Department of Human Services rebuked for facility in Cambridge

  • Article by: Chris Serres , Star Tribune
  • Updated: December 27, 2013 - 9:47 AM

The facility for disabled adults in Cambridge operated illegally for 10 months, a federal judge said in wake of a case over restraints.

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pokey2007Dec. 19, 1311:23 PM

This doesn't seem possible. There must be something wrong here...a mistake somewhere?

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cgaukel1Dec. 20, 13 8:00 AM

I was Program Administrator for 10 Licensed Assisted Living Programs in Minnesota. DHS was very strict about compliance with Minnesota's statutes and regulations. I didn't find that to be a bad thing at all. It's a shame though that they were non-compliant with their own regulations. In general, the Government isn't good at running their own social service programs.

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diquephazeDec. 20, 1310:24 AM

DHS agreed to “immediately and permanently discontinue the use of mechanical restraint,” including handcuffs and leg irons at its facility in Cambridge. -- They will knock them out with drugs instead.

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owatonnabillDec. 20, 1310:24 AM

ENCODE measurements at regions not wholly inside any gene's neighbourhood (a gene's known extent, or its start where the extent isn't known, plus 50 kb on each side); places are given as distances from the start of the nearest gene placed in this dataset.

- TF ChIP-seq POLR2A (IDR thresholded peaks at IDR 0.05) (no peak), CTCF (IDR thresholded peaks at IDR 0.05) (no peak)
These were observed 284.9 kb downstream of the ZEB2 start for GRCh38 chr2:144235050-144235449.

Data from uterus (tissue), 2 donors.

This has been a long-going issue. Unfortunately the public for the most part is only aware of this via information filtered through the Strib and other like media outlets, and that is colored to say the least. METO (Minnesota Extended Treatment Options) which the program in question was known as up until 2011, did not serve just "persons with developmental disabilities who present a risk". , Bluntly, METO served people who couldn't be served anywhere else short of prison. Many if not most were violent and extremely unpredictable. It is all well and good to tug at the readers' heartstrings with lugubrious tales of poor unknowing developmentally disabled people being restrained for touching a pizza box but the reality of it is that the restraints were implemented far more often for attacks against people or destroying property. Additionally one can prattle on about how important it is to implement "humane" approaches that do not employ mechanical restraint but when the reality of the situation is that you may be working with staff, because of budget constraints, not nearly adequate both in terms of numbers available or of training, then "humane" at times necessarily takes a back seat to the stark necessity of safety: both of the alleged restraint victim and those he/she is/was targeting. This is not a defense of arbitrary procedures that may indeed at times have been over-restrictive or even harmful to the person in question. But every coin has two sides and it is more than likely that METO staff were responding the best that they could with the limited resources, both in training and in equipment, that they were allowed. Let's not forget that.

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